Editor's Blog

The architecture of meetings

What are the foundations of a productive meeting? It’s the question at the core of every meeting planner’s job – and it goes without saying that there is more to take into consideration than just the agenda.

But if you want to know about the foundations of something, who better to ask than an architect? With that in mind, we tasked Caterina Alves, venue manager at Royal Institute of British Architects (RIBA - pictured), to consider what goes into the architecture of an outstanding business meet up. Here’s what she came up with…

Stick to your goals

During the first stage of planning, outline what it is you want to get out of your meeting or conference. It is easy to get carried away with all of the additional details that come with planning an event so it is important to refer to your initial goals to maintain a clear structure for the day and ensure ROI.

Venue of choice

Consider how your chosen space could influence attendees. If you want to encourage a more fun and upbeat meeting look for a relaxed and vibrant setting. If your event is more business-like then opt for a more traditional venue but one that still motivates and engages attendees.

What’s on the agenda

An agenda is vital for alerting team members to what they will be discussing or learning about. Research has shown that attendance rises at the prospect of quality networking opportunities, so let delegates know who is likely to be attending in advance so that they can plan to meet certain people in the allocated breaks.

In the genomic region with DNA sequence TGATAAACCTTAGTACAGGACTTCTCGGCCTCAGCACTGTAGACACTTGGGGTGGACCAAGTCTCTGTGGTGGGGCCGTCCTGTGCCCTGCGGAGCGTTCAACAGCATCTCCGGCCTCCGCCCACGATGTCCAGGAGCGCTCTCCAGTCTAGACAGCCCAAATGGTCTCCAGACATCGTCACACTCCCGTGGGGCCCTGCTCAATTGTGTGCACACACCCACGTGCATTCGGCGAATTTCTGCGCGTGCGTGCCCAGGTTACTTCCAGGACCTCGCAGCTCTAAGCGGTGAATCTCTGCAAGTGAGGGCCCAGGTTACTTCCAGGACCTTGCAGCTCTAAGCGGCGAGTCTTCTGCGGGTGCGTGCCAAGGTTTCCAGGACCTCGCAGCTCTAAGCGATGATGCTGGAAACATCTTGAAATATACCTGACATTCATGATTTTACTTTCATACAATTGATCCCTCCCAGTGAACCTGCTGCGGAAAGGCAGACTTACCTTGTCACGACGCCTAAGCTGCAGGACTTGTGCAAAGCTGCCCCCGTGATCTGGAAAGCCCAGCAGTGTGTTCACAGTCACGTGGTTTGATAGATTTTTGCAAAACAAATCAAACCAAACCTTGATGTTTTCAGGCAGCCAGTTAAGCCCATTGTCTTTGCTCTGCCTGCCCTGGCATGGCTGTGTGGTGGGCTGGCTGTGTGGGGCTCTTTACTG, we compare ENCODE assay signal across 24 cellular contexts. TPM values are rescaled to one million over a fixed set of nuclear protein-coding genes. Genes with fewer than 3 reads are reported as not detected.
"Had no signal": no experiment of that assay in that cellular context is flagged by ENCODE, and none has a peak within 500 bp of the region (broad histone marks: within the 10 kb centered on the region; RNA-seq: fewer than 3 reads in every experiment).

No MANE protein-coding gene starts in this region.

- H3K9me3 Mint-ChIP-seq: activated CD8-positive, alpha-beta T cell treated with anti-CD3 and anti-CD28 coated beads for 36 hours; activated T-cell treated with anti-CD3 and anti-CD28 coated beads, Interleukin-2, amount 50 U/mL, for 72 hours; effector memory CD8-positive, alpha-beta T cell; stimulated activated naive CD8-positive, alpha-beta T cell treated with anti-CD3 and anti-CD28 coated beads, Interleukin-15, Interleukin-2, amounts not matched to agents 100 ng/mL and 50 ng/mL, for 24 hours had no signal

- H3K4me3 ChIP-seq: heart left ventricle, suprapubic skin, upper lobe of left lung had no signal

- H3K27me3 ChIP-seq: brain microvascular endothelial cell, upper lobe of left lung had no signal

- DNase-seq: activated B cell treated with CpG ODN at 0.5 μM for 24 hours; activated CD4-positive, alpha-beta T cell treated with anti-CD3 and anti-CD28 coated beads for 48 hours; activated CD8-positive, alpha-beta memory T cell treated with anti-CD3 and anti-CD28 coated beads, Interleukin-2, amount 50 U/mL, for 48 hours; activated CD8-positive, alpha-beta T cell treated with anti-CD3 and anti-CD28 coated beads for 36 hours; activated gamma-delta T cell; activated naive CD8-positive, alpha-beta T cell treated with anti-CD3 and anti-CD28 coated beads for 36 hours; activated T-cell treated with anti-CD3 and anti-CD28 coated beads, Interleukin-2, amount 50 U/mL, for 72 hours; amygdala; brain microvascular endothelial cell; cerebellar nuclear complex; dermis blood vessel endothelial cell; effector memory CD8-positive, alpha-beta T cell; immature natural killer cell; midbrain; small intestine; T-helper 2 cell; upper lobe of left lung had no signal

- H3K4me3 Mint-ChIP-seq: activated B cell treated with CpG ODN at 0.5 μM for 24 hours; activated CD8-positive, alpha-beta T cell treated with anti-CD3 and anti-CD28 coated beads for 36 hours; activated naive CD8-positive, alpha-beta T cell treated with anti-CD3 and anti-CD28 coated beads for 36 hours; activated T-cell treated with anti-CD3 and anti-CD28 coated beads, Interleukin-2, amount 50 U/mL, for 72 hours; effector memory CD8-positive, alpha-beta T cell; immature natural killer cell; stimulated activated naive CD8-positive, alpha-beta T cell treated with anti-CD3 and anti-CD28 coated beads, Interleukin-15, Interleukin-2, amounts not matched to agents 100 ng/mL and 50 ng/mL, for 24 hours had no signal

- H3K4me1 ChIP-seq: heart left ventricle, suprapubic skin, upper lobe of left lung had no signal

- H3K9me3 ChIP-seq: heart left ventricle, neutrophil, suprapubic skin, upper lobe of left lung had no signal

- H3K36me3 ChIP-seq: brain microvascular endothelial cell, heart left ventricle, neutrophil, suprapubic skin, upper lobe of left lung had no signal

Speaking up

If you have taken a careful approach to the building blocks of the event, people will be more likely to engage with the content. Turning to technology could help boost interaction amongst delegates. Services such as Slido allow people to submit their questions without having to face the crowds and use a microphone.

After the event

To ensure that the event resonates with the audience and sticks in their memories, why not create a little information pack to take home with them or send one digitally the day after the event? This will encourage people will act more on these and your objectives will be met a lot quicker.

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  • Tom Duggins 03/09/2018 Of: www.zipcube.com

    Good article. I think it would also be interesting to hear, perhaps in another piece, your thoughts on how the design and layout of a meeting room itself can affect the course of the meeting?

    In our experience at Zipcube, clients often prefer rooms with natural light - or open-plan feel spaces with glass partitions - because they feel more awake and lively in those spaces.